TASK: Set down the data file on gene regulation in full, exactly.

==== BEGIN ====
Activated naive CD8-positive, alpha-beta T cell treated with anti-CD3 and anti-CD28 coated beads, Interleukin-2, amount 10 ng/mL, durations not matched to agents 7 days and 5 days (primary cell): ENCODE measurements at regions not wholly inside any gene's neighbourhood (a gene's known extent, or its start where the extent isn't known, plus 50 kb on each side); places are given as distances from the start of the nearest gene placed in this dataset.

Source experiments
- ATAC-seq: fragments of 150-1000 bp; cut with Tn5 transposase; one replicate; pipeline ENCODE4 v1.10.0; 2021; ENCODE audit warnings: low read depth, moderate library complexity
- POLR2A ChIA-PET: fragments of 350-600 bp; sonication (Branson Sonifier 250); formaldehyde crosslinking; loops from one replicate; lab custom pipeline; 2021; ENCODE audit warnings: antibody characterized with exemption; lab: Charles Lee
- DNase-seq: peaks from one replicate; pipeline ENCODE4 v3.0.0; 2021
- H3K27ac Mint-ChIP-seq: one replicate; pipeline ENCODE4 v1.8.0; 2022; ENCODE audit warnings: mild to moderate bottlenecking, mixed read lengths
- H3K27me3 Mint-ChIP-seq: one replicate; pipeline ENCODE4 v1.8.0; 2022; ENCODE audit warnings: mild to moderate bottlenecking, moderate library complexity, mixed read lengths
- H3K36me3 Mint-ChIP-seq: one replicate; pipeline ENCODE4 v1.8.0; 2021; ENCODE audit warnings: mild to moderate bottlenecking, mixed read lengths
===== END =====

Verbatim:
Activated naive CD8-positive, alpha-beta T cell treated with anti-CD3 and anti-CD28 coated beads, Interleukin-2, amount 10 ng/mL, durations not matched to agents 7 days and 5 days (primary cell): ENCODE measurements at regions not wholly inside any gene's neighbourhood (a gene's known extent, or its start where the extent isn't known, plus 50 kb on each side); places are given as distances from the start of the nearest gene placed in this dataset.

Source experiments
- ATAC-seq: fragments of 150-1000 bp; cut with Tn5 transposase; one replicate; pipeline ENCODE4 v1.10.0; 2021; ENCODE audit warnings: low read depth, moderate library complexity
- POLR2A ChIA-PET: fragments of 350-600 bp; sonication (Branson Sonifier 250); formaldehyde crosslinking; loops from one replicate; lab custom pipeline; 2021; ENCODE audit warnings: antibody characterized with exemption; lab: Charles Lee
- DNase-seq: peaks from one replicate; pipeline ENCODE4 v3.0.0; 2021
- H3K27ac Mint-ChIP-seq: one replicate; pipeline ENCODE4 v1.8.0; 2022; ENCODE audit warnings: mild to moderate bottlenecking, mixed read lengths
- H3K27me3 Mint-ChIP-seq: one replicate; pipeline ENCODE4 v1.8.0; 2022; ENCODE audit warnings: mild to moderate bottlenecking, moderate library complexity, mixed read lengths
- H3K36me3 Mint-ChIP-seq: one replicate; pipeline ENCODE4 v1.8.0; 2021; ENCODE audit warnings: mild to moderate bottlenecking, mixed read lengths